Monday, June 24, 2024
Art Of Writing

The Writing Process

Photograph by Лариса Мозговая

Becoming a writer takes a great deal of time, effort, focus, energy, and a willingness to fail.  Of course, these attributes are true for every endeavor in which one desires to become successful.

I have been a writer for my entire life.  As a child, I sought to be published in our school’s small newsletter.  My mother still has the two sentence passage I wrote that was printed when I was in the first grade.  It was my first published work!  Throughout my life, I have worked at the craft – earning small accolades over the years: a story printed in a high school literary magazine and a few years later, another story printed in my college’s literary magazine.  People told me I had “talent,” but, if I did, the talent was raw.

Over the years, I have crafted numerous books.  These ranged from a history of the Beatles to a “how to be a better teacher” book.  The educational book was considered for publication many years ago, but it needed a significant level of work and attention that I was unable to invest as an husband and active father of three growing boys.  I was also busy with my profession as a teacher and school administrator and working towards, and eventually receiving, my Doctorate in Education.  Being a published author would have to wait!

Still, I kept writing as a hobby if not a vocation.

When I became a principal, my memos to my staff began becoming longer and longer.  A Weekly Memo that I began publishing for my staff became a place for me to share my thoughts on a plethora of educational subjects.  As teacher interest grew, so did the length of the passages.  I started to become proficient in essay writing.  These essays became the basis for this book – Impossible in an Illusion.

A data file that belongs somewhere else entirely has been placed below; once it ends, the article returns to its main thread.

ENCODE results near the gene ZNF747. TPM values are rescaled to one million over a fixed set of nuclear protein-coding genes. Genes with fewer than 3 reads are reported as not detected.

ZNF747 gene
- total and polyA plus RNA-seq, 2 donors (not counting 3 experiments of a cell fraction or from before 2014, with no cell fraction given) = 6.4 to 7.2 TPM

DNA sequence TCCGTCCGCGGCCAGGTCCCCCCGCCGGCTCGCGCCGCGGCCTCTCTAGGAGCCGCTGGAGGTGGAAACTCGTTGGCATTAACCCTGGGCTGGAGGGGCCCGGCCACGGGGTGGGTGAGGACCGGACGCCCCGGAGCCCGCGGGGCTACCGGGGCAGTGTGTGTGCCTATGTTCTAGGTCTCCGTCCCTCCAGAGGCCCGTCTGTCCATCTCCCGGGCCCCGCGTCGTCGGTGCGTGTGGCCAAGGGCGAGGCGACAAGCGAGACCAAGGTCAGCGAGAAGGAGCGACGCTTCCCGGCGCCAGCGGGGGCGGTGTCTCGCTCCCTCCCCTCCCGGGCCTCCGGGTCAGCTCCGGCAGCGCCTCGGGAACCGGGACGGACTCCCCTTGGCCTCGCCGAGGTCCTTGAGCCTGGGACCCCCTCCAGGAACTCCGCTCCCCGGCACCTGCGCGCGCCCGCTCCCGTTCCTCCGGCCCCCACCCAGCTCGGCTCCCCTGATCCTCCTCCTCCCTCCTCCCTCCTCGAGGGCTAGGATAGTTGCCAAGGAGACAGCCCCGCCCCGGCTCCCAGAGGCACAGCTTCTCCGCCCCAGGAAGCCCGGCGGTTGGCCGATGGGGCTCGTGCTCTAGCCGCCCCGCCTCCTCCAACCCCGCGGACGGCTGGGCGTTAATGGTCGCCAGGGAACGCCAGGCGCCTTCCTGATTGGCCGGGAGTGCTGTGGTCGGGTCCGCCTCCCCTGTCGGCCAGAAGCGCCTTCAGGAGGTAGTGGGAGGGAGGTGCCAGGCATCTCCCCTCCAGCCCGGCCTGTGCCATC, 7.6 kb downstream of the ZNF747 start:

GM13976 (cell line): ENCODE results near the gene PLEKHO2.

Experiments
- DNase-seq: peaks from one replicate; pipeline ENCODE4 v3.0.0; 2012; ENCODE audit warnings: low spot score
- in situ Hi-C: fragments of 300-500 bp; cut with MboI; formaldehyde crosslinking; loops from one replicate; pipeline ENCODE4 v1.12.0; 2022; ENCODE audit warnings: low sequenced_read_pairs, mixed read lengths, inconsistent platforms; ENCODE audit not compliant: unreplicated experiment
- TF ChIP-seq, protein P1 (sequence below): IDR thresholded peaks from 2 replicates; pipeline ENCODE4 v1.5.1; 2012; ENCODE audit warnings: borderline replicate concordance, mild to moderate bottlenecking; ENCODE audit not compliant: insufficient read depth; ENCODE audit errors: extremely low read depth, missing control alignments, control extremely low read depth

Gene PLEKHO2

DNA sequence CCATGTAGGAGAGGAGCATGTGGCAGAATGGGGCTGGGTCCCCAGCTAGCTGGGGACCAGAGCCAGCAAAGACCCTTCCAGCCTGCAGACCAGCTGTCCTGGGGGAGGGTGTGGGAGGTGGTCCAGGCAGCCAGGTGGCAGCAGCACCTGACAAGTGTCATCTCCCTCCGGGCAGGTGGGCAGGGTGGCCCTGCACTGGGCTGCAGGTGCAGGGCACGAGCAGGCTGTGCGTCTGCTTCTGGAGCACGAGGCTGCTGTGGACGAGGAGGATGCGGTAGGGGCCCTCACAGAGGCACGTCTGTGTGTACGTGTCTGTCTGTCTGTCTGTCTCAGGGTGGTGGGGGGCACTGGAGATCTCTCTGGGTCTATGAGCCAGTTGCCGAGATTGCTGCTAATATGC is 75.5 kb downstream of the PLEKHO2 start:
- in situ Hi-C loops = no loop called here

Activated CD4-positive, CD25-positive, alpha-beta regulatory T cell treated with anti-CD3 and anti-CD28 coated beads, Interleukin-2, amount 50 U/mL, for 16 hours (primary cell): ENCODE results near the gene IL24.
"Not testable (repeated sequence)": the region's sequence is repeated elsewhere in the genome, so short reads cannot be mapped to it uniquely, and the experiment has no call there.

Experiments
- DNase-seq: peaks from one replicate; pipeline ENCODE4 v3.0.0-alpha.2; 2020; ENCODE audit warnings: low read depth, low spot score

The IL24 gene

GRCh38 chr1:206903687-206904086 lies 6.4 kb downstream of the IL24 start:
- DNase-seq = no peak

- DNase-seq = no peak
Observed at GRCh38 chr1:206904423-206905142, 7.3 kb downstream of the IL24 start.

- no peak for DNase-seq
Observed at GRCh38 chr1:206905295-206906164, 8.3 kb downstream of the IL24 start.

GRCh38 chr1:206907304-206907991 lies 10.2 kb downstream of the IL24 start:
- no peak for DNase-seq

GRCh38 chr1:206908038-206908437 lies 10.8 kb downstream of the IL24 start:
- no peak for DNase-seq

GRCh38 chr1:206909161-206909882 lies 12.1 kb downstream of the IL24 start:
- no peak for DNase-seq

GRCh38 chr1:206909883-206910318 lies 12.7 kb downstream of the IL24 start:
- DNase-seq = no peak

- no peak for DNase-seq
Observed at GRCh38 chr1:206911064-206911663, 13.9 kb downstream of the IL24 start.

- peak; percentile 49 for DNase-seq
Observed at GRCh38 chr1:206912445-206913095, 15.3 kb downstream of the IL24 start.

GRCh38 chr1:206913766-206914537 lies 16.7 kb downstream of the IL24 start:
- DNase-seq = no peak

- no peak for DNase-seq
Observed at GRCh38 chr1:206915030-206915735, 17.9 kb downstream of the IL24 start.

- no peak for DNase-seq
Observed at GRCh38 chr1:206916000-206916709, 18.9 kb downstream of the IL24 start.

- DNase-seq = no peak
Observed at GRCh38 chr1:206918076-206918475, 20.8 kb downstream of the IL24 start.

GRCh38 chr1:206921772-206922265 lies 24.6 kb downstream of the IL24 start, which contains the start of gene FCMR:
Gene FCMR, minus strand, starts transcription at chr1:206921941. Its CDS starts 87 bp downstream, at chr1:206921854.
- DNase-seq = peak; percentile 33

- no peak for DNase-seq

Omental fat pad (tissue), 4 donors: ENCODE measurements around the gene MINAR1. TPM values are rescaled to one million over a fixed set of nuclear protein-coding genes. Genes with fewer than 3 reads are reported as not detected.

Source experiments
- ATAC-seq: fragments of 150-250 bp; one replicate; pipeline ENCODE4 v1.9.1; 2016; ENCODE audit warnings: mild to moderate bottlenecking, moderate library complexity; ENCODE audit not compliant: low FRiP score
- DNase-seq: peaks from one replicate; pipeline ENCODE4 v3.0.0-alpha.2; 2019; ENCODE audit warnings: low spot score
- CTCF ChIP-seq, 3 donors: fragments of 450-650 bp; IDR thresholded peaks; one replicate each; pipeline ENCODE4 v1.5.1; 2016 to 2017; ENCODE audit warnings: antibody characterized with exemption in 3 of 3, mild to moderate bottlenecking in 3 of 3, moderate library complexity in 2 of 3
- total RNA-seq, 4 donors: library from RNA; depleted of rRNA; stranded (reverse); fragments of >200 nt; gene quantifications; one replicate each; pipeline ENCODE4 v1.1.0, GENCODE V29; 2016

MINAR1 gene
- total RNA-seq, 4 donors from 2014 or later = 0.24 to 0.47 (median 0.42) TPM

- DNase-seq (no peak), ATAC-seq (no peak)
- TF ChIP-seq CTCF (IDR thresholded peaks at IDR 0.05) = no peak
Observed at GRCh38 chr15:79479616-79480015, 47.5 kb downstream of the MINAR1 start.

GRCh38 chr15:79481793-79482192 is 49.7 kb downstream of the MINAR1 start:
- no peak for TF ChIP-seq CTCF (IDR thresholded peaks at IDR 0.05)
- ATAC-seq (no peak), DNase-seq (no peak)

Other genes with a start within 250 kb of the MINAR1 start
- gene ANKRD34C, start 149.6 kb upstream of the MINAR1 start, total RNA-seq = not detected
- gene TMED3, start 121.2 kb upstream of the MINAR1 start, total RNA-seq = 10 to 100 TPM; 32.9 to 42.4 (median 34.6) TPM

At the same time, I had a novel in my head that was fighting to get out.  I began to invest some of my free time in the novel.  I found that writing in this way came somewhat easily to me.  I thoroughly enjoyed the writing process.  Once the first draft of the novel was complete, I began to try my hand at children’s books – another area where I have a passion.

I, of course, have always been a prolific reader.  I love language.  My reading inspired my writing.  As I wrote more, I read more – one discipline helping the other.  I also searched for ways to build my craft.  I joined an organization for writers and attended conferences and writing craft weekends.  I met some published authors and listened to their advice.  One wonderful author, Rob Skead, gave a great deal of help to me – including sharing the name of an outstanding editor, Britta Eastburg Friesen, with me.  Britta has become my editor.  I cherish her advice, help, kindness, and support.

I have pitched my books to many publishers and literary agents.  I have received great feedback.  Many have also told me the same story – “I like your writing, but I can’t offer you a contract.”  I have learned, many times, what failure feels like.  I faced book rejections for many of my works for many years.

Yet, I kept at it.  I started a blog that has received a great deal of positive feedback.  I submitted my writings to on-line and print publications – and have been published a number of times in those forums.  I began working on other writing projects including a detailed and very unique history of the New York Yankees that has received a good deal of interest.  I recently began writing for a popular New York Yankees blog titled, “It’s About the Money.”

Writing is my hobby.  I love to write.  Yet, I love my profession as the principal of the most wonderful, dynamic, child-centered elementary school in the world.  I also enjoy sharing my passion for education, with a focus on children, by presenting workshops at educational conferences.

The writing process never ends.  I continually improve my craft.  My family and friends who offer critiques help me grow.  My editor, Britta, pushes me a great deal.  I’ll probably never be fully satisfied with my writing, I’ll always feel I can do better, but when I see the smiles in my readers’ eyes, and receive positive feedback from readers, I know I’m making a positive difference one person at a time.

It’s great to be a writer!

by Paul Semendinger

Andreas Michaelides

Knowledge Knows No Bounds: Join Our Cause, Donate to Our Blog Today!

Leave a Reply

Your email address will not be published. Required fields are marked *